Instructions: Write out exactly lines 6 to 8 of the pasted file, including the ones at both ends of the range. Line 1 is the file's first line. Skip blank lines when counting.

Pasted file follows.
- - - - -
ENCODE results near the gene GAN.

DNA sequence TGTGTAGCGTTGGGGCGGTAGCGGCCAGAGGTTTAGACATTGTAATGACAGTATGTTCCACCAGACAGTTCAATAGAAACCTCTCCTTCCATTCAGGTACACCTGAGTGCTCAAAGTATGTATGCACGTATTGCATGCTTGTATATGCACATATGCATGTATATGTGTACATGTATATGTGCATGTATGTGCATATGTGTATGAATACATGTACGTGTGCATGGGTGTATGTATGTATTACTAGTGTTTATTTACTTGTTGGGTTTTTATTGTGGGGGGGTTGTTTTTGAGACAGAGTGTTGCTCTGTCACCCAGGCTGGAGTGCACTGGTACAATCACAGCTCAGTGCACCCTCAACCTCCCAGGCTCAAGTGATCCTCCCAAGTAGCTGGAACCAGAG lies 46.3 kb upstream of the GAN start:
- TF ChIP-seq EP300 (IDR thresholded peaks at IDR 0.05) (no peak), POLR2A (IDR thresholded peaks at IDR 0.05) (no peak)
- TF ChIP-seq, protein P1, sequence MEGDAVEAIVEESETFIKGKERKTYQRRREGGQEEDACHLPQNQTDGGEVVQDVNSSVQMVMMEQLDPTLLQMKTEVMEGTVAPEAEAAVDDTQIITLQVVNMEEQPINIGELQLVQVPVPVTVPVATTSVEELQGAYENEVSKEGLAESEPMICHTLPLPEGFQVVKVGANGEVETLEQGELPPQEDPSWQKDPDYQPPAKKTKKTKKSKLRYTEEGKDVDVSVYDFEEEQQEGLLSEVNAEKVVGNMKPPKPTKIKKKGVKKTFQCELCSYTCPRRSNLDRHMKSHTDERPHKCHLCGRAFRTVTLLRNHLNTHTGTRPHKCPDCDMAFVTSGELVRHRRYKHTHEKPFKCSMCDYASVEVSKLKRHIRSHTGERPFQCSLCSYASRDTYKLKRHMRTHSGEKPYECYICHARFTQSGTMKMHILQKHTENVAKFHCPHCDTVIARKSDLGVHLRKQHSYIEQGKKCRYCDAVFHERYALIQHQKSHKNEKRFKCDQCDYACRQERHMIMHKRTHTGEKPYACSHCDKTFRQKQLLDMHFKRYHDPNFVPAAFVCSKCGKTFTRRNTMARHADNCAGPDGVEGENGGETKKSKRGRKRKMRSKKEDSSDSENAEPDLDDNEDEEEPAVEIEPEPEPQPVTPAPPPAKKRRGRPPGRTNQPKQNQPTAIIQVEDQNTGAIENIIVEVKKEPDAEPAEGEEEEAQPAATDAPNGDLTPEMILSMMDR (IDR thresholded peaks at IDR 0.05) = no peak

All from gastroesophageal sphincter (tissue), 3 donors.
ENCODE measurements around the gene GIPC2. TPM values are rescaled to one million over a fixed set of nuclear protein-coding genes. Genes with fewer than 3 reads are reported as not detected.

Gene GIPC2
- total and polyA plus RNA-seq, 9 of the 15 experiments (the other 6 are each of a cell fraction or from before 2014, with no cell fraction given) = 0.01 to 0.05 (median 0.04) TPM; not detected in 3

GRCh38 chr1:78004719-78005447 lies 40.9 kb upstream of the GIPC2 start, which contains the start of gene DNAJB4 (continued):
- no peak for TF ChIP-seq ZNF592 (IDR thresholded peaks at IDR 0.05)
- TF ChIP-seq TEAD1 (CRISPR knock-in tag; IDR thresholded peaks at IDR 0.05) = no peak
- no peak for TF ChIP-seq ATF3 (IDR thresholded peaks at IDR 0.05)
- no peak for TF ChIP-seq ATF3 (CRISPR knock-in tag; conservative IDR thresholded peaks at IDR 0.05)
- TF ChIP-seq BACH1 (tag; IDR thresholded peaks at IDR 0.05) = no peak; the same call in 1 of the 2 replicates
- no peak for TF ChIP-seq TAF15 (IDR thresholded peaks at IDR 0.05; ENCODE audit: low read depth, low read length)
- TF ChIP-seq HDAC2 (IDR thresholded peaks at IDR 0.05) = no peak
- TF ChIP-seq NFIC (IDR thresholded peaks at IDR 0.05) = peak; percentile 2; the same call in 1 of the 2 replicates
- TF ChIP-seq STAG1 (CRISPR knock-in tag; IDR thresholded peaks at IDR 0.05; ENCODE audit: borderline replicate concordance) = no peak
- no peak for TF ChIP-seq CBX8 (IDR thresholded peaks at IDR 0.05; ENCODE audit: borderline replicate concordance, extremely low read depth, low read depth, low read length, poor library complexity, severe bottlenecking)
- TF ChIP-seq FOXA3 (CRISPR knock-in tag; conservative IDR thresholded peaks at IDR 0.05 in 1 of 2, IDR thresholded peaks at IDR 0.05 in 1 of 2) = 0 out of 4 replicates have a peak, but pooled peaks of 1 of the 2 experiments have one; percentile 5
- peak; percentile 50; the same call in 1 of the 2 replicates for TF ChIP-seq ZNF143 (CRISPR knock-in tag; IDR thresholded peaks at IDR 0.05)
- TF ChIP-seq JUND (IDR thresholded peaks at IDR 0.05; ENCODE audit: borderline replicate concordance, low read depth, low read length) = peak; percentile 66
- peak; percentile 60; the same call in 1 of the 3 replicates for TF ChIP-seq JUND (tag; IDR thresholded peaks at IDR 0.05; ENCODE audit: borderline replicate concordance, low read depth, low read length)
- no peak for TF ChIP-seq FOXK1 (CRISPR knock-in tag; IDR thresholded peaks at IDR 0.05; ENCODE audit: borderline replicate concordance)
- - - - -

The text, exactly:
ENCODE measurements around the gene GIPC2. TPM values are rescaled to one million over a fixed set of nuclear protein-coding genes. Genes with fewer than 3 reads are reported as not detected.

Gene GIPC2
- total and polyA plus RNA-seq, 9 of the 15 experiments (the other 6 are each of a cell fraction or from before 2014, with no cell fraction given) = 0.01 to 0.05 (median 0.04) TPM; not detected in 3